These days, most fashion-lovers could answer the question, what is fast fashion? But far fewer could tell you why fast fashion is bad or explain the negative effects fast fashion has on the environment. In this article, we'll highlight ten must-know fast fashion statistics about everything from water pollution to microplastics to greenhouse gas emissions to garment worker exploitation.
We'll warn you in advance that these facts and figures won't make you feel warm and fuzzy inside, but Zeitgeist's trendsetting sustainable streetwear will (wink, wink). Keep scrolling to legit have your mind blown. 🤯
As alarming as they may be, these 10 fast fashion statistics are something every Zara, H&M, and Fashion Nova shopper should know in 2021.
1 in 6 people in the world works in a fashion-related job.
Fashion is a complex global industry that employs one in six people worldwide—including some of the world's highest and lowest paid individuals.
On one end of the spectrum, billionaires like Amancio Ortega, the founder of Inditex—the parent company of Zara, Bershka, Stradivarius, and Pull & Bear. As of December 2020, Ortega has a net worth of $77.5 billion, making him the wealthiest clothing retailer and six richest person in the world.
On the other end of the spectrum are the garment workers and farmers employed by these retailers. Fast fashion brands employ millions of garment workers in Bangladesh, India, China, Indonesia, Vietnam, and other developing nations that lack adequate protections for the environment and workers' rights. It's estimated that up to 80% of the labor force across the fashion industry's complex supply chain are women.
The COVID-19 pandemic has only widened the wealth gap in the fashion industry. Many major fashion brands and retailers have canceled upcoming orders and stopped payments on previous orders— all without taking any responsibility for the impact of their actions. In a Garment Worker Diaries study conducted in April 2020, only 3% of Bangladeshi garment workers said they were eating an adequate amount of food, and the median monthly work hours dropped from over 250 to 43.
93% of brands aren't paying their garment workers a living wage.
Yep. You read that right. 93% of the brands surveyed by Fashion Checker aren't paying their garment workers a living wage. And only 5 of the 250 large brands surveyed in the 2020 Fashion Transparency Index “publish a time-bound, measurable roadmap or strategy for how they will achieve a living wage for all workers across their supply chains.”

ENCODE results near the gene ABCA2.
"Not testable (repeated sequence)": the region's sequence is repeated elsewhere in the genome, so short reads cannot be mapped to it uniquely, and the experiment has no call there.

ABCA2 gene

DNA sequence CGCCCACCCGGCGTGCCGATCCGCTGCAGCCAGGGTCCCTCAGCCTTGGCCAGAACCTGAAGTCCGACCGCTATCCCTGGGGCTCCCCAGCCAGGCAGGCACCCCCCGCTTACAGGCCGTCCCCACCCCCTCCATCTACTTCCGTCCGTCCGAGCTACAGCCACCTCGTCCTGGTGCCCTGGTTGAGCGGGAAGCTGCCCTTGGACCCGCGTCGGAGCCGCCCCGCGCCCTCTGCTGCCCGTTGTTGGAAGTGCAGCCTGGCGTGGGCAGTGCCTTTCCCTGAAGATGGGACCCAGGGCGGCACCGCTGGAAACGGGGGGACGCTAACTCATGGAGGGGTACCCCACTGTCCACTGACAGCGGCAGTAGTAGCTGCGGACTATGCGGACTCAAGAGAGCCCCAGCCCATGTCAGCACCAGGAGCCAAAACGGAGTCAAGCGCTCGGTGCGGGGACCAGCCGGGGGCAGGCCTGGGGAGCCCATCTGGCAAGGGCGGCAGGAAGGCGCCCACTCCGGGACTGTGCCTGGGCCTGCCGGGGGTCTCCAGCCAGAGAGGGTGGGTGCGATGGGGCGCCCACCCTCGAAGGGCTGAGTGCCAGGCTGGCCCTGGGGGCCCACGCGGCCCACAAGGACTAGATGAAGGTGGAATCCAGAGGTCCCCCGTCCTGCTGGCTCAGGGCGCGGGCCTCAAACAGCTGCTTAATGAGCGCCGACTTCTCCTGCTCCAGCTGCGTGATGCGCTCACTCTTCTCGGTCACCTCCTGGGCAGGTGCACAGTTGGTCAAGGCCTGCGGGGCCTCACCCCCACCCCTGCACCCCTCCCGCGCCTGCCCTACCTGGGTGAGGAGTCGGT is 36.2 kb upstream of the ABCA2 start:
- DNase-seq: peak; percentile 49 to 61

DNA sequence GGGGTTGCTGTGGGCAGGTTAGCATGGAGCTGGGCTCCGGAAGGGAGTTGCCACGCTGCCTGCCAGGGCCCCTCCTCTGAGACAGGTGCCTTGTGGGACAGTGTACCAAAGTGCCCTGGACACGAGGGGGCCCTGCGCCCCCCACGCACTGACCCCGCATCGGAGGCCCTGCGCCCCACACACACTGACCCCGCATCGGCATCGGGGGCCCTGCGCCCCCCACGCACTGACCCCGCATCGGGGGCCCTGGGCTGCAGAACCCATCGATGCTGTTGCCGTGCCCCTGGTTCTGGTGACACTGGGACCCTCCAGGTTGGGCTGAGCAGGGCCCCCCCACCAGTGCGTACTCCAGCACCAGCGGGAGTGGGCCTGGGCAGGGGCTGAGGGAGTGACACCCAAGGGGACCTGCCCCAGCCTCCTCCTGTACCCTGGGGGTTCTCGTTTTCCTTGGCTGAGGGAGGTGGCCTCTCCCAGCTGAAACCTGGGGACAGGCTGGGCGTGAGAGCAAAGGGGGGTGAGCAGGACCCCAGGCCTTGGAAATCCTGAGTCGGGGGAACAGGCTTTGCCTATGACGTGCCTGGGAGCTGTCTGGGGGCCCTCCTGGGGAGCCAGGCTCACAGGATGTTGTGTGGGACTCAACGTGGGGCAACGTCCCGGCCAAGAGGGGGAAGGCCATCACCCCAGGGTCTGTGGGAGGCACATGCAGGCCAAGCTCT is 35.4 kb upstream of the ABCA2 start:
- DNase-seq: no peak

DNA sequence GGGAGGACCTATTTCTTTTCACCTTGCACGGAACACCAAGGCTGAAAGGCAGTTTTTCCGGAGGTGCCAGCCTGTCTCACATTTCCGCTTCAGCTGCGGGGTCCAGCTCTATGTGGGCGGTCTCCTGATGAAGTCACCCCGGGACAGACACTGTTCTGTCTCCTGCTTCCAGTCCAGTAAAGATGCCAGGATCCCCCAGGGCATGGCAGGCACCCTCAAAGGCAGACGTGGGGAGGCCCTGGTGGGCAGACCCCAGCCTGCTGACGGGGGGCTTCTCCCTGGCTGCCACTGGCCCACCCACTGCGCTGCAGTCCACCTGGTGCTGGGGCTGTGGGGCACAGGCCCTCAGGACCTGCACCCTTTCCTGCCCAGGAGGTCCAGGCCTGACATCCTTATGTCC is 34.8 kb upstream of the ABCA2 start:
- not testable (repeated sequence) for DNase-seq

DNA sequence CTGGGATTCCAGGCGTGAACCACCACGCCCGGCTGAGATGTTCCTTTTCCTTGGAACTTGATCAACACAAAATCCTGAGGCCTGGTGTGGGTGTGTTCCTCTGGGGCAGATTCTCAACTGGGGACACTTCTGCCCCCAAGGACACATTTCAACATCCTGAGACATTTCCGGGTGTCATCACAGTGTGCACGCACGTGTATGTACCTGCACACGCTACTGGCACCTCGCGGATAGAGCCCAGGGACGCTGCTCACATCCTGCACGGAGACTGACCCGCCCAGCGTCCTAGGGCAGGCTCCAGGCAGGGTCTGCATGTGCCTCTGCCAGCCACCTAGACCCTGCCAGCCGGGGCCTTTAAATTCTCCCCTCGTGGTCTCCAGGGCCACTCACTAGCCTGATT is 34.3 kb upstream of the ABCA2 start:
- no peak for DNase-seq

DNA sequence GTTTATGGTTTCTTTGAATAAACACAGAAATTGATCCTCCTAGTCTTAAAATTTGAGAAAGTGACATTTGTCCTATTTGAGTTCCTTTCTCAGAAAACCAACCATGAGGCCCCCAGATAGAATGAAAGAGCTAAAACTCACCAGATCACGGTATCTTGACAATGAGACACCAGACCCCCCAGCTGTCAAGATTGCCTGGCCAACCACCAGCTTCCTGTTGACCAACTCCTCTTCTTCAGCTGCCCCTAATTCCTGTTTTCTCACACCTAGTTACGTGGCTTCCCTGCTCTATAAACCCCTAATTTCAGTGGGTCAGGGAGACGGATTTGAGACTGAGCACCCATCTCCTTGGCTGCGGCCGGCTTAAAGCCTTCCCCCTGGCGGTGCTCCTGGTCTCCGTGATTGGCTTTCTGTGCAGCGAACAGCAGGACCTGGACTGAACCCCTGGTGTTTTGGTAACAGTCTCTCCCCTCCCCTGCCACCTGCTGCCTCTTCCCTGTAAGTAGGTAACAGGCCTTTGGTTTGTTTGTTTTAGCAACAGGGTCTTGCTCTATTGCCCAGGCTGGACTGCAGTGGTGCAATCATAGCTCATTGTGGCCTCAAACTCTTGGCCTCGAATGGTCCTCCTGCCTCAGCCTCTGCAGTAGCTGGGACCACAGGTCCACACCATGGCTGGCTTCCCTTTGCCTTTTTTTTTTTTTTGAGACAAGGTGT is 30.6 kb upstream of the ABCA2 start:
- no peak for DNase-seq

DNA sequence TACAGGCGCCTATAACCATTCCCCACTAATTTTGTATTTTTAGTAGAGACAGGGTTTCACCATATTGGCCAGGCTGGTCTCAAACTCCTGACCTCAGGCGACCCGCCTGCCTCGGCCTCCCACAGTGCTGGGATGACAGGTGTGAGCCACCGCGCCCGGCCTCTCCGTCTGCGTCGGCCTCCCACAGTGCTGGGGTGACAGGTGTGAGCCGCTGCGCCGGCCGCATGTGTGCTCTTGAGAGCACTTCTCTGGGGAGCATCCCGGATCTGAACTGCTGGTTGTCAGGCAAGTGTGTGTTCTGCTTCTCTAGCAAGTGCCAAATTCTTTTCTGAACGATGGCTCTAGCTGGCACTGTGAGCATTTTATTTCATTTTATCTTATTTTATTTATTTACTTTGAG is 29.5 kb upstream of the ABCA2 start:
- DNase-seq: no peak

Living wages— earnings sufficient to afford a decent standard of living for workers and their families— are recognized by the UN as a fundamental human right. This amount should be earn-able in a standard work-week of no more than 48 hours, and include enough to cover food, water, housing, healthcare, housing, education, and transportation with enough left over to save for unexpected events.
100 billion items of clothing are produced each year.
Overproduction and overconsumption are two of the worst side effects of the fast fashion industry. Over the past twenty years, clothing production and consumption have doubled, yet consumers keep their clothes only half as long. A mind-boggling 100 billion clothing items are produced annually. That's nearly 14 items for every person on the planet.
Three out of five fast fashion garments end up in a landfill within a year of purchase.
As businesses cut costs and speed up production over the past decade, apparel sales have continued to skyrocket. This unprecedented access to cheap, trendy clothing has caused consumers to shift their mindset around apparel. BoF's 2019 State of Fashion Report found that one in three young women consider a garment worn once or twice to be old, and one in seven consider it a fashion faux-pas to be photographed in the same outfit twice.
In actuality, most fast fashion garments are discarded after only seven or eight wears. As anyone who watches or shops at Fashion Nova or watches sustainable Youtubers can attest to, you're lucky if one of these low-quality garments even lasts that long without falling apart.
The fashion industry is responsible for 8-10% of global greenhouse gas emissions.